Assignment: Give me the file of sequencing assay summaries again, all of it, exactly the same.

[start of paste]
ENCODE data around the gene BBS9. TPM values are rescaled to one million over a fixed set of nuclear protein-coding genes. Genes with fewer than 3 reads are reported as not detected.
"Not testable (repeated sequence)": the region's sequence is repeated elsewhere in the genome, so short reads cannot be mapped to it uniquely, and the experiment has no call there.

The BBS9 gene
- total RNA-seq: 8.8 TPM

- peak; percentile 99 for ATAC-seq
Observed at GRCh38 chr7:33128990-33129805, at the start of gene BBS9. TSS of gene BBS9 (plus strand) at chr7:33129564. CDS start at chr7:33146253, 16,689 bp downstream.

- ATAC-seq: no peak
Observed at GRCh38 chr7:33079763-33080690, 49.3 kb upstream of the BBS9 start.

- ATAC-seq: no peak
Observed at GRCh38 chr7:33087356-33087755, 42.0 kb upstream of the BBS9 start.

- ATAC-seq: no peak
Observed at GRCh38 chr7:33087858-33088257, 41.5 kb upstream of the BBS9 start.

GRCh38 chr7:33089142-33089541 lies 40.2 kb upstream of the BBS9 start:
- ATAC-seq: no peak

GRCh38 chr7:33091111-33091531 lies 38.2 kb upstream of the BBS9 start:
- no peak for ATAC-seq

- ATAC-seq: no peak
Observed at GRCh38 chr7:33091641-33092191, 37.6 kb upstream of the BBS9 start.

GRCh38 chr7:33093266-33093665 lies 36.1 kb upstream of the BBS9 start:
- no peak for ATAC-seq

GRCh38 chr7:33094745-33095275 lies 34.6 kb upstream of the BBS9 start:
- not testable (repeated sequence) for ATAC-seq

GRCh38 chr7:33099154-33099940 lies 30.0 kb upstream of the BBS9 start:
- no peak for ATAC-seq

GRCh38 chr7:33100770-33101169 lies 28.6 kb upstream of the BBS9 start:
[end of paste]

ENCODE data around the gene BBS9. TPM values are rescaled to one million over a fixed set of nuclear protein-coding genes. Genes with fewer than 3 reads are reported as not detected.
"Not testable (repeated sequence)": the region's sequence is repeated elsewhere in the genome, so short reads cannot be mapped to it uniquely, and the experiment has no call there.

The BBS9 gene
- total RNA-seq: 8.8 TPM

- peak; percentile 99 for ATAC-seq
Observed at GRCh38 chr7:33128990-33129805, at the start of gene BBS9. TSS of gene BBS9 (plus strand) at chr7:33129564. CDS start at chr7:33146253, 16,689 bp downstream.

- ATAC-seq: no peak
Observed at GRCh38 chr7:33079763-33080690, 49.3 kb upstream of the BBS9 start.

- ATAC-seq: no peak
Observed at GRCh38 chr7:33087356-33087755, 42.0 kb upstream of the BBS9 start.

- ATAC-seq: no peak
Observed at GRCh38 chr7:33087858-33088257, 41.5 kb upstream of the BBS9 start.

GRCh38 chr7:33089142-33089541 lies 40.2 kb upstream of the BBS9 start:
- ATAC-seq: no peak

GRCh38 chr7:33091111-33091531 lies 38.2 kb upstream of the BBS9 start:
- no peak for ATAC-seq

- ATAC-seq: no peak
Observed at GRCh38 chr7:33091641-33092191, 37.6 kb upstream of the BBS9 start.

GRCh38 chr7:33093266-33093665 lies 36.1 kb upstream of the BBS9 start:
- no peak for ATAC-seq

GRCh38 chr7:33094745-33095275 lies 34.6 kb upstream of the BBS9 start:
- not testable (repeated sequence) for ATAC-seq

GRCh38 chr7:33099154-33099940 lies 30.0 kb upstream of the BBS9 start:
- no peak for ATAC-seq

GRCh38 chr7:33100770-33101169 lies 28.6 kb upstream of the BBS9 start: